LG Magic Remote: Pick Witch channel to watch

Just as he who controls the Spice controls the universe, he who controls the remote controls the living room. And if you’ve seen My Neighbours the Yamadas you’ll know the almost magical power the remote control can have in the living room. LG are aware of the levels of reverence necessary for the device and have announced an all-new Magic Remote for its CINEMA 3D Smart TV range.


“Magic” seems a bit farfetched for a plastic stick with a couple of buttons on it. Fortunately the remotes does much more than that and utilises voice, gesture, point and wheel control to exercise commands.

Apple raised the bar for voice technology, simply by claiming that Siri was magic and putting the (often disappointing) technology in the hands of millions of eager customers. Voice recognition is fast being integrated into all manner of devices and expectations go far beyond barking simple commands like “Shields Up!” or “Engage”. LG Magic Remote uses new Natural Language Recognition software makes giving voice commands as easy as regular speech – users can simply say “Show me Gangnam Style video” and the new Magic Remote will understand that you are about to show off your horse riding dance skills to your mates.

“LG is committed to providing innovative home entertainment solutions and the Magic Remote is a key pillar of the CINEMA 3D Smart TV user experience. Building on an already impressive feature set, the latest version boasts accurate language recognition and its gesture, wheel and point control options makes the Magic Remote stand out amongst its competition as a truly intuitive device.”
Havis Kwon, President and CEO of the LG Electronics Home Entertainment Company

Too many remotes clutter the desks and tables of people around the land so it’s a relief to know that devices ranging from Smart TVs, set-top boxes, sound bars and Blu-ray players can be effectively managed with just one Magic Remote in the living room.

With the point feature, the LG Magic Remote becomes an extension of the human body, making it an ideal motion-based video game controller. The wheel control is perfect for scrolling up and down web pages or zooming in and out when using applications such as Google Maps. And by making specific gestures with the remote, users can quickly access oft-used menus or perform frequently needed functions, which might be a little faster but is also a fun gimmick.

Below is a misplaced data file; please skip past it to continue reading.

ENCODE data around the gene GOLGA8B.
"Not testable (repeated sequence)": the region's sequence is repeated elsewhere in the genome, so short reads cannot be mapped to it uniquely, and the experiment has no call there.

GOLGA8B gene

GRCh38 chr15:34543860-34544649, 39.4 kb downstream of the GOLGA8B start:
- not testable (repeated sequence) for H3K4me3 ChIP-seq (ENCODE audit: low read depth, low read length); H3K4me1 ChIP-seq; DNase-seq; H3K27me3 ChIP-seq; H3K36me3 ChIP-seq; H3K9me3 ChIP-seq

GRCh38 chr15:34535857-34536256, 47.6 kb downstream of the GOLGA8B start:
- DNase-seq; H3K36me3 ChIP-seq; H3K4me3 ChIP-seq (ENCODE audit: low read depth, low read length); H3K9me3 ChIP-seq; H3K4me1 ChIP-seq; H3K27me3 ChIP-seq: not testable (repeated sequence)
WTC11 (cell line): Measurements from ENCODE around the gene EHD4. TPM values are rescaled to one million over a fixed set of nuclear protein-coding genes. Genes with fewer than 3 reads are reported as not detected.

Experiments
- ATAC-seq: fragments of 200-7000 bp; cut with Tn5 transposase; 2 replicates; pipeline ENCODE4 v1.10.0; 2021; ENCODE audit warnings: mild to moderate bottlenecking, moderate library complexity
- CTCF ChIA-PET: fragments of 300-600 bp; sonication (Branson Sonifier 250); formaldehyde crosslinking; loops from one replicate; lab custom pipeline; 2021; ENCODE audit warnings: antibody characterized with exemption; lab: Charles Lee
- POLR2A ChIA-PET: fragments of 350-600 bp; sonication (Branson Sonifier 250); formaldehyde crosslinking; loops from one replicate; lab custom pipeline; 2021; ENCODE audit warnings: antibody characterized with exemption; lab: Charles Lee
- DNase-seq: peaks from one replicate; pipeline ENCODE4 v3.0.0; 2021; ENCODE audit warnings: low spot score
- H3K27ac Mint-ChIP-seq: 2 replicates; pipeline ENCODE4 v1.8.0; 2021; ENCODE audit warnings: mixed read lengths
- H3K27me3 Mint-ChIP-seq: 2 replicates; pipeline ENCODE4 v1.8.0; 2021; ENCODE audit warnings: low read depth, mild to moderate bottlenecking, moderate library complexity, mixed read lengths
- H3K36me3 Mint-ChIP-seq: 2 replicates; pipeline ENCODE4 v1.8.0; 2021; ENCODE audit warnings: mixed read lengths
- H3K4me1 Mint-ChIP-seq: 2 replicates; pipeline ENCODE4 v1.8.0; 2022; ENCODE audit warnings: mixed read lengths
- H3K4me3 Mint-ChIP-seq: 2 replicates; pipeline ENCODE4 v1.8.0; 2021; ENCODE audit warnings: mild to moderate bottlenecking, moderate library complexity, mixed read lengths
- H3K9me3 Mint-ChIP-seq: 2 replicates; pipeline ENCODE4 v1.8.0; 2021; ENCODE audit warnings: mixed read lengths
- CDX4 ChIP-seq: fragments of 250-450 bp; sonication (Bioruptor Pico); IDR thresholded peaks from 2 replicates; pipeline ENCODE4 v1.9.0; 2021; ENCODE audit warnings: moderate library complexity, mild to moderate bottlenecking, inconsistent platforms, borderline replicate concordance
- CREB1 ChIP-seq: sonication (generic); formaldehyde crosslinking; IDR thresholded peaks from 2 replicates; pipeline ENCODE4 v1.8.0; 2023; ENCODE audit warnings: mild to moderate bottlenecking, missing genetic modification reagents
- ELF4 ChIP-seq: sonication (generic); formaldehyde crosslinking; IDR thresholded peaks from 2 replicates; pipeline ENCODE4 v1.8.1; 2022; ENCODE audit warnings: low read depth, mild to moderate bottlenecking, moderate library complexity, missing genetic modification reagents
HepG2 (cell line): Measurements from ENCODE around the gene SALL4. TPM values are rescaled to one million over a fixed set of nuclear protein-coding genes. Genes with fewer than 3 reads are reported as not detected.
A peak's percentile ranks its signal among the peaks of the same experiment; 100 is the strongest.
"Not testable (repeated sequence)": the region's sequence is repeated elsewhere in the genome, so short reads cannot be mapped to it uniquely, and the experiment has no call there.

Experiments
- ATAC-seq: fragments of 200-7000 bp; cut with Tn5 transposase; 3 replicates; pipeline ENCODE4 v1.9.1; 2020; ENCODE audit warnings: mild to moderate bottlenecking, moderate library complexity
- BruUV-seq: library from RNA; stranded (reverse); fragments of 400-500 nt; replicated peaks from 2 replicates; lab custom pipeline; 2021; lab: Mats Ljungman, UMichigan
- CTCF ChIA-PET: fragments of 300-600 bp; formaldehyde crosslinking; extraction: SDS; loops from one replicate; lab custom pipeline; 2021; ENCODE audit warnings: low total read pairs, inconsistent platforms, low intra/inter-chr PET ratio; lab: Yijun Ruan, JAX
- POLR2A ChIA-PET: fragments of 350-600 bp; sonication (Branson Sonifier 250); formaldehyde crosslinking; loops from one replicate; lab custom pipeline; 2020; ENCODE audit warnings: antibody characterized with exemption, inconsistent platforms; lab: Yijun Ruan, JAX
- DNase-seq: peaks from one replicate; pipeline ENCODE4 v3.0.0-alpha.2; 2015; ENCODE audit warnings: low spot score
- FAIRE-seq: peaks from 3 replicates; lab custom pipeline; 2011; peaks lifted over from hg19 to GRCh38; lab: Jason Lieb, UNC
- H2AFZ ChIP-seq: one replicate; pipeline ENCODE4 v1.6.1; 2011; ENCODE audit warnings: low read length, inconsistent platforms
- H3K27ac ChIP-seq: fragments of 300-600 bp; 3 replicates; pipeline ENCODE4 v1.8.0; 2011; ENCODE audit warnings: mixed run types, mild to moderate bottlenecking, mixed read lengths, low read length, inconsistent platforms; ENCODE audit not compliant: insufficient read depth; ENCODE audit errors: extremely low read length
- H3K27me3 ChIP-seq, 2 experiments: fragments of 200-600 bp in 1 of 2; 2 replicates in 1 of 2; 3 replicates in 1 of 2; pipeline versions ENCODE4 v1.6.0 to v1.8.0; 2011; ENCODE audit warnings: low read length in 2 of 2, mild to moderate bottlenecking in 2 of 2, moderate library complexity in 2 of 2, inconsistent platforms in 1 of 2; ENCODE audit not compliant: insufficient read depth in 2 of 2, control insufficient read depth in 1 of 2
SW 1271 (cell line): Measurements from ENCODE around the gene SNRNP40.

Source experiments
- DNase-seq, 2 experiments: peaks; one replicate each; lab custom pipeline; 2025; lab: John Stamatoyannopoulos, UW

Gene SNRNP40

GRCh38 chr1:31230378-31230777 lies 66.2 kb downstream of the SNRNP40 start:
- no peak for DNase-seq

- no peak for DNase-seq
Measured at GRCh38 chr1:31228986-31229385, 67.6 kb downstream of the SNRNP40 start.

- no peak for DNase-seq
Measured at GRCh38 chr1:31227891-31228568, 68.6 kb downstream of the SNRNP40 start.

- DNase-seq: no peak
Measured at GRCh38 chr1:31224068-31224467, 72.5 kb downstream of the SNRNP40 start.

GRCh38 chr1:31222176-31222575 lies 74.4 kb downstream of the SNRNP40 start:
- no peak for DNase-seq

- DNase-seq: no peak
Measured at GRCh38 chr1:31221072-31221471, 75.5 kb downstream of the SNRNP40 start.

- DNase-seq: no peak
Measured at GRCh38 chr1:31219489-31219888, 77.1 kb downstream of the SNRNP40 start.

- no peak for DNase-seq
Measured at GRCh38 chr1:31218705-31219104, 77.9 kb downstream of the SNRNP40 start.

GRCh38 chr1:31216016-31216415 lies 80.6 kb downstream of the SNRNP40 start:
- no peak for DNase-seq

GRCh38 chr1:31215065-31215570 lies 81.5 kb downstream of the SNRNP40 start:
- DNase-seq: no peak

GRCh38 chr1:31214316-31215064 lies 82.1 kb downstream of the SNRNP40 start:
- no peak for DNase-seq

Road test: TomTom Via 135 voice controlled sat-nav

After years of being told what to do by our sat-navs, it’s time to talk back. The new TomTom Via 135 comes with ‘Speak & Go’ functionality. This enables you to control the device with your voice and also the ability for hands-free calling via a Bluetooth connected phone. The Speak & Go system is capable of recognising over 1,000 commands and their synonyms, which means (in theory) that you can give it commands and addresses without having to talk like a robot.

We took the Via 135, which has a 5″ screen compared to the otherwise identical 4.3″ Via 130, out for some road tests. Sat on the driveway, with the radio off and the windows closed, we were immediately impressed by the device’s ability to correctly establish our sometimes garbled addresses. If the Via isn’t sure of an address, it gives you a list of close matches and you simply say the number (1, 2, 3 etc.) corresponding to the right one.

Once you’ve confirmed the correct address, the Via then reverts back to the tried and tested TomTom functionality – i.e. beautifully designed maps and well timed instructions. These new Via devices also come with free access to daily map changes from the TomTom community, which includes information on road changes, road closures and temporary speed limits.

Our main gripe at this stage is that you can’t leave the route overview screen and start the turn by turn navigation without pressing the ‘Done’ button – surely this should also be voice controlled. Likewise, if you change your mind, then you also have to physically press the “change route” button rather than simply say it out loud.

Having started towards our test address, we then decided to make a diversion. To re-enable voice control you have to press the relatively small microphone button on the screen. This then presented another problem: the sat-nav continues to give turn by turn instructions at the same time you’re attempting to say a new address. This caused confusion for both the driver and for the timing of the Via’s voice prompts.

For the next test, we tried saying a postcode. It’s at this point we discovered, frustratingly, that Speak & Go doesn’t support postcodes. In response, TomTom have told us they are aware of this [lack of postcode recognition] and are looking to add it to the functionality in due course.

The Via performed well at understanding addresses read out by our passenger which we felt was a useful capability. It also handled, i.e. ignored, a small amount of background noise. The same can’t be said when we opened the windows. Even at a relatively low speed, 20-30mph, it appeared that the wind noise was enough to prevent the Via from hearing our instructions. We encountered this problem regardless of whether the device was mounted to the left or right of the steering wheel.

With the smartphone becoming ever more central in our lives and with a slew of good sat-nav apps (including TomTom’s highly rated one), we can understand the need to try and come up with something ‘new’ to entice people back towards standalone devices. However, with a lack of postcode support, non-complete voice control (it doesn’t allow for ‘change route’ or ‘done’) and patchy voice recognition when outside noise is introduced, we’re not sure the Via 135 (RRP £149) is going to be the device that will reverse this trend.

For further info on the TomTom Via 130/135 head to www.tomtom.com